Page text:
MPs are to launch an inquiry into safeguarding arrangements at the Department for Work and Pensions (DWP), following countless deaths of disabled benefit claimants linked to its actions and failings over more than a decade.
The Commons work and pensions committee will investigate if DWP has a duty to safeguard “vulnerable people”, and if it does not, whether it should, it will announce tomorrow (Friday).
It is set to take evidence from coroners who have heard inquests into the deaths of claimants, lawyers who have taken legal cases against DWP, and the families of claimants who have died.
Disabled campaigners and allies have been pushing for years for an independent inquiry into deaths linked to DWP’s actions.
Although the committee’s investigation will be a more limited inquiry and will be led by MPs, with a Conservative majority on the committee, it is set to be the first serious public investigation into safeguarding at DWP since reports of deaths first began emerging in the early years of the 2010 Conservative-Liberal Democrat coalition government.
The Equality and Human Rights Commission promised to carry out an inquiry into links between DWP’s work capability assessment and the deaths of claimants, but it was heavily criticised after it dropped those plans.
The work and pensions committee agreed to launch an inquiry after pressure from Labour’s Debbie Abrahams and her Conservative colleague Nigel Mills.
Abrahams told Disability News Service (DNS) this morning (Thursday): “After years of pushing the government for an independent inquiry into the deaths of social security claimants, the work and pensions select committee have agreed to an inquiry investigating safeguarding arrangements at the DWP.
“The committee will be inviting coroners and lawyers who have been involved in the inquests and court cases concerning the deaths of people who died while they were in receipt of benefits or shortly afterwards.
“But we will also be inviting families of loved ones who have died to provide us with evidence in writing and in person.
“So I would urge everyone who has a story which may not have been heard to get in touch.”
She added: “I’m very grateful to all members of the committee for agreeing to this inquiry including Nigel Mills MP for helping to draft the terms of reference for this.”
Grassroots groups of disabled people, such as Black Triangle, Disabled People Against Cuts, the Mental Health Resistance Network, and the Spartacus network, have spent years highlighting deaths linked to DWP’s actions.
Concerns have also been raised by relatives who have called for action after the deaths of their family members.
Some of them have spent years campaigning for justice.
Some of the evidence linking DWP with the deaths of benefit claimants has come through prevention of future deaths reports written by coroners, several of which only emerged years after they were written.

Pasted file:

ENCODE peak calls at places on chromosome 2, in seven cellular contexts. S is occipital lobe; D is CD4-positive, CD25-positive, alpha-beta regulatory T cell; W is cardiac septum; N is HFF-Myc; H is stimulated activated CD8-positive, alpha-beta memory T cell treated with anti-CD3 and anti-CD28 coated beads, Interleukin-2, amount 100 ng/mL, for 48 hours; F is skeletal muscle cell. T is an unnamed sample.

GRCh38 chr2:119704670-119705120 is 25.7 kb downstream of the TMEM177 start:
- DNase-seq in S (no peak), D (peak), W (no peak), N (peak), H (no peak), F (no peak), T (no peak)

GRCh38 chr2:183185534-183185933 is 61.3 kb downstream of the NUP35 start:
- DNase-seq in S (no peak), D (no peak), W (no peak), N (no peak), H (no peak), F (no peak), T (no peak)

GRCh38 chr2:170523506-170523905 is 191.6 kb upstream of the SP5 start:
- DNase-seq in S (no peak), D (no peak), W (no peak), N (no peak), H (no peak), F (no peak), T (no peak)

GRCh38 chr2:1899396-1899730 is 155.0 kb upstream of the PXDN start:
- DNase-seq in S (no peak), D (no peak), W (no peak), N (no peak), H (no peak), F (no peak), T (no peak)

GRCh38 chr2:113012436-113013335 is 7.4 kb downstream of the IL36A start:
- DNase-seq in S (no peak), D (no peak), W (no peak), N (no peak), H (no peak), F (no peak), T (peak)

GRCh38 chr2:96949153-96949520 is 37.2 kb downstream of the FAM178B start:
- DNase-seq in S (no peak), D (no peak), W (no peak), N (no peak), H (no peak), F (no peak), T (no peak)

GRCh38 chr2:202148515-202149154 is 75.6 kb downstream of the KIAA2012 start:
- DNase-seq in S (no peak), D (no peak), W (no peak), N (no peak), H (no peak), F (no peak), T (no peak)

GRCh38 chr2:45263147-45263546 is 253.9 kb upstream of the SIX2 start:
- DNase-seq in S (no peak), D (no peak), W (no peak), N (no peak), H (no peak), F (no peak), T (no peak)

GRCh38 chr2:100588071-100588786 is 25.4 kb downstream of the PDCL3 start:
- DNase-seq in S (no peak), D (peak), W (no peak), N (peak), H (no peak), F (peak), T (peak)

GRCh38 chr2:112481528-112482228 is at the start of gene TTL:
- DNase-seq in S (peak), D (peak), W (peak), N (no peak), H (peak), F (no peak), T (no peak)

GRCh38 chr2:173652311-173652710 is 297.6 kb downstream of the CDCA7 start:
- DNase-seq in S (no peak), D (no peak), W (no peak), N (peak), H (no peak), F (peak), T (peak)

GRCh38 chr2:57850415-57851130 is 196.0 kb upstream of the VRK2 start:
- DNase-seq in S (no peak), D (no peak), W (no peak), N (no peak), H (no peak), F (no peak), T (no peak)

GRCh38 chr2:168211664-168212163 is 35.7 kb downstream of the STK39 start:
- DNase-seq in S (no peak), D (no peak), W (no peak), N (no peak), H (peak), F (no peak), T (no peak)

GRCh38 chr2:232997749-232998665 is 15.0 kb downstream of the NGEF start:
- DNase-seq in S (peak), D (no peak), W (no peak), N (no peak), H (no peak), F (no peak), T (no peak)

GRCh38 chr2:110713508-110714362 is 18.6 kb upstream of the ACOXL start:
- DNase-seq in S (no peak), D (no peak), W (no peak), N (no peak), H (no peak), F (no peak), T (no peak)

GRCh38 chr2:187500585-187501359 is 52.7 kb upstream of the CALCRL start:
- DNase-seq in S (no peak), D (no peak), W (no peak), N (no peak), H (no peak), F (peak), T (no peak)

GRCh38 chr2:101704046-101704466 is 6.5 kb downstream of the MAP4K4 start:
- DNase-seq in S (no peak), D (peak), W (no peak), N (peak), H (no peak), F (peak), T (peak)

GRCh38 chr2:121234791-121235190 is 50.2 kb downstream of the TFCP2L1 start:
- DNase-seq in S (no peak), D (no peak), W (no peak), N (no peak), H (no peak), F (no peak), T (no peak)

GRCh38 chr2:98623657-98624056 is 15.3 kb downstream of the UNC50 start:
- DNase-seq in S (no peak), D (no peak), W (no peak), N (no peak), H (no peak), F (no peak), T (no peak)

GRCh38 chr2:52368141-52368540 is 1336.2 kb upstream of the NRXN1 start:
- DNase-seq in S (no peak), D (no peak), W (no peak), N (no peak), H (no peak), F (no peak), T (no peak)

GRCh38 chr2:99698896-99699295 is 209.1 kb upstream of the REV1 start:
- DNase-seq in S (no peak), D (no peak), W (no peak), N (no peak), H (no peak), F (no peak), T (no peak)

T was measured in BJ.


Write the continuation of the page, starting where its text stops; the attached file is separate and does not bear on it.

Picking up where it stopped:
Other evidence of persistent DWP safeguarding flaws emerged through freedom of information requests to the department which have revealed how hundreds of recommendations for improvements have been made by the department’s own secret reviews into the deaths of claimants.
Some of these reviews showed DWP staff continuing to make the same fatal errors, year after year.
Evidence collected by DNS and others, stretching back more than a decade, has shown how DWP repeatedly ignored recommendations to improve the safety of its disability benefits assessment system, leading to countless avoidable deaths.
It also shows how DWP hid evidence from independent reviews, and how the department failed to keep track of the actions taken in response to recommendations made by its own secret reviews.
Evidence also demonstrates that the cultural problems within DWP extend far beyond the assessment system, touching all aspects of its dealings with disabled people in the social security system.
The evidence, compiled over the last decade by DNS and also by other journalists, academics and activists, shows systemic negligence by DWP, a culture of cover-up and denial, and a refusal to accept that the department has a duty of care to those disabled people claiming support through the social security system.
Much of that evidence has been brought together in a detailed timeline, as part of the Deaths by Welfare project headed by Dr China Mills and supported by Healing Justice London, which works with marginalised and oppressed communities.
Picture: Some of the benefit claimants whose deaths have been linked to DWP (clockwise from top left): Mark Wood, Faiza/Sophie Ahmed, James Oliver (right) with his brother Dave Smith, Stephen Carré, David Clapson, Errol Graham, Philippa Day, and Jodey Whiting
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